We all know what time is . . . Don’t we? Is it really the ticking of Big Ben, the whine of an alarm, or calendar on your wall? Is it a sold, fixed measurement that is solid as a rock?
In fact, the answer is a resounding NO…it’s a lot more squishy. Our calendars are actually quite imperfect, even the Mayan calendar! We even need a “leap day” to keep our calendars in sync with the seasons, but even then it will eventually get away from us. “If you feel there aren’t enough hours in a day, just wait,” says Max Tegmark, a cosmologist at the Massachusetts Institute of Technology. “In a few hundred million years, tidal friction will have slowed Earth’s rotation to make the day 25 hours long.”
If that doesn’t make your head spin, physicists are constantly arguing what time is; some believe it’s motion that alters time; in psychology, different stimuli alters our perception of time; and in philosophy, there’s disagreement on whether time is even real. “In terms of our inner lives, no time exists except for what is happening in the present moment,” says Joan Halifax Roshi, a Zen Buddhist teacher.
What time is it? How do you know? The question “What time is it now?” makes as much sense as asking “Where is the universe?” Even then, physics equations may not even need a t in them!
The concept of time as a way for humans to measure the duration of events and may not actually only be deeply intuitive, but actually plays an important role in mathematical descriptions of physical systems. For instance, we define an object’s speed as its displacement per a given period of time. But some researchers theorize that this Newtonian idea of time as an absolute quantity that flows on its own, along with the idea that time is the fourth dimension of space-time, are incorrect. Some physicists are even proposing to replace the concepts of time with a view that corresponds more accurately to the physical world: time as a measure of the numerical order of change that is relative to those experiencing that change…
In two recent papers (one published and one to be published) in Physics Essays, Amrit Sorli, Davide Fiscaletti, and Dusan Klinar from the Scientific Research Centre Bistra in Ptuj, Slovenia, have described in more detail what this means.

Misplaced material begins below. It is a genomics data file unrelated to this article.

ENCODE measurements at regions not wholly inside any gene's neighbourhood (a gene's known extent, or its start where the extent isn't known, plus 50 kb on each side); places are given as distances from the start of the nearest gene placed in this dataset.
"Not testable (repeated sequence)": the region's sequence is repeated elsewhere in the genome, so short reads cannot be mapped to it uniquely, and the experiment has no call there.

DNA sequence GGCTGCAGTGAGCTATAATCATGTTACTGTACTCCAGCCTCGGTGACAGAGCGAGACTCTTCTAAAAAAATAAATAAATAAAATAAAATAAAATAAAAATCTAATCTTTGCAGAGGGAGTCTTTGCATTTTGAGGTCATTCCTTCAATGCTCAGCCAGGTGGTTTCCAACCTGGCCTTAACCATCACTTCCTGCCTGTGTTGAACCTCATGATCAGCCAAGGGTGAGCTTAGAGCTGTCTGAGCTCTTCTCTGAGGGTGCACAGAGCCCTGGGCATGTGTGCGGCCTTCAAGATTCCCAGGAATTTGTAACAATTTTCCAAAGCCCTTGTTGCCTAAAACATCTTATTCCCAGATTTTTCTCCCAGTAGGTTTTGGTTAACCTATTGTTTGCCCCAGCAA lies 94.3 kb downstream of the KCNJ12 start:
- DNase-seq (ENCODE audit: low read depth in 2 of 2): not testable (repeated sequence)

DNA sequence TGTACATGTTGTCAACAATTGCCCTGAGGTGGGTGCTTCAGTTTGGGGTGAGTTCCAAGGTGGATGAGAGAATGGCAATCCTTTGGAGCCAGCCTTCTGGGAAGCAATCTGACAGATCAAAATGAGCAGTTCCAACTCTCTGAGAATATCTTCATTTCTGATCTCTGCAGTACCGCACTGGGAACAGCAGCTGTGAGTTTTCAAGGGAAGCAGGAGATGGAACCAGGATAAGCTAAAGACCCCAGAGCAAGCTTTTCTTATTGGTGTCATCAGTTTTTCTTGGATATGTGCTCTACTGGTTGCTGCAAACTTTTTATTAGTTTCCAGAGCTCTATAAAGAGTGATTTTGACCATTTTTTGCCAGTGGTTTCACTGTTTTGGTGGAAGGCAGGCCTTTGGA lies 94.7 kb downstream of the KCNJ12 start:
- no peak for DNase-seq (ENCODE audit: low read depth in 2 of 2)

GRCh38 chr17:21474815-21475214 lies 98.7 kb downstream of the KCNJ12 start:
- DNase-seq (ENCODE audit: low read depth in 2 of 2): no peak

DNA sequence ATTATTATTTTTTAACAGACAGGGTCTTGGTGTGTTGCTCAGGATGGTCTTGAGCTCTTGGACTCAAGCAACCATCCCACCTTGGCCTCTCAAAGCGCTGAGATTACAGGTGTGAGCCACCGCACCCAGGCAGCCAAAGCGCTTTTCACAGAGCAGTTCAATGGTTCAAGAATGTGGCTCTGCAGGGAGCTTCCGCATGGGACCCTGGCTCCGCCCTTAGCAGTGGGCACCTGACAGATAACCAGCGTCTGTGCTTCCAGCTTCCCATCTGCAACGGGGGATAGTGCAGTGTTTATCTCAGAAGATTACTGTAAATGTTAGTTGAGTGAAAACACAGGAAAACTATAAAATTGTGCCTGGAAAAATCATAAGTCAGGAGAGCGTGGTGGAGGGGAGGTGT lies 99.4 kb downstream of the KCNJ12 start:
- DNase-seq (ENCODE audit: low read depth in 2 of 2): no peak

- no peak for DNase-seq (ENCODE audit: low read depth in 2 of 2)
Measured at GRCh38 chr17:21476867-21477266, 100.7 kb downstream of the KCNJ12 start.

No Time Dimension
They begin by explaining how we usually assume that time is an absolute physical quantity that plays the role of the independent variable (time, t, is often the x-axis on graphs that show the evolution of a physical system). But, as they note, we never really measure t. What we do measure is an object’s frequency, speed, etc. In other words, what experimentally exists are the motion of an object and the tick of a clock, and we compare the object’s motion to the tick of a clock to measure the object’s frequency, speed, etc. By itself, t has only a mathematical value, and no primary physical existence.
This view doesn’t mean that time does not exist, but that time has more to do with space than with the idea of an absolute time. So while 4D spacetime is usually considered to consist of three dimensions of space and one dimension of time, the researchers’ view suggests that it’s more correct to imagine spacetime as four dimensions of space. In other words, as they say, the universe is “timeless.”
“Minkowski space is not 3D + T, it is 4D,” the scientists write in their most recent paper. “The point of view which considers time to be a physical entity in which material changes occur is here replaced with a more convenient view of time being merely the numerical order of material change. This view corresponds better to the physical world and has more explanatory power in describing immediate physical phenomena: gravity, electrostatic interaction, information transfer by EPR experiment are physical phenomena carried directly by the space in which physical phenomena occur.”
As the scientists added, the roots of this idea come from Einstein himself.
“Einstein said, ‘Time has no independent existence apart from the order of events by which we measure it,’” Sorli told PhysOrg.com. “Time is exactly the order of events: this is my conclusion.”
Even more confused So then NOW ask yourself, “What time is it…Really?”
What Time is it in Human Time?
What Time is it in Earth Time?
What Time is it in Cosmic Time?
What Time is it After the Earth Ends?
What Time is it When the Universe Ends?
Do YOU know what time it is?
Particle physicist Professor Brian Cox has also been asking, ‘What time is it?’ It’s a simple question and it sounds like it has a simple answer. But do we really know what it is that we’re asking?
Brian visits the ancient Mayan pyramids in Mexico where the Maya built temples to time. He finds out that a day is never 24 hours and meets Earth’s very own Director of Time. He journeys to the beginning of time, and goes beyond within the realms of string theory, and explores the very limit of time. He discovers that we not only travel through time at the speed of light, but the experience we feel as the passing of time could be an illusion.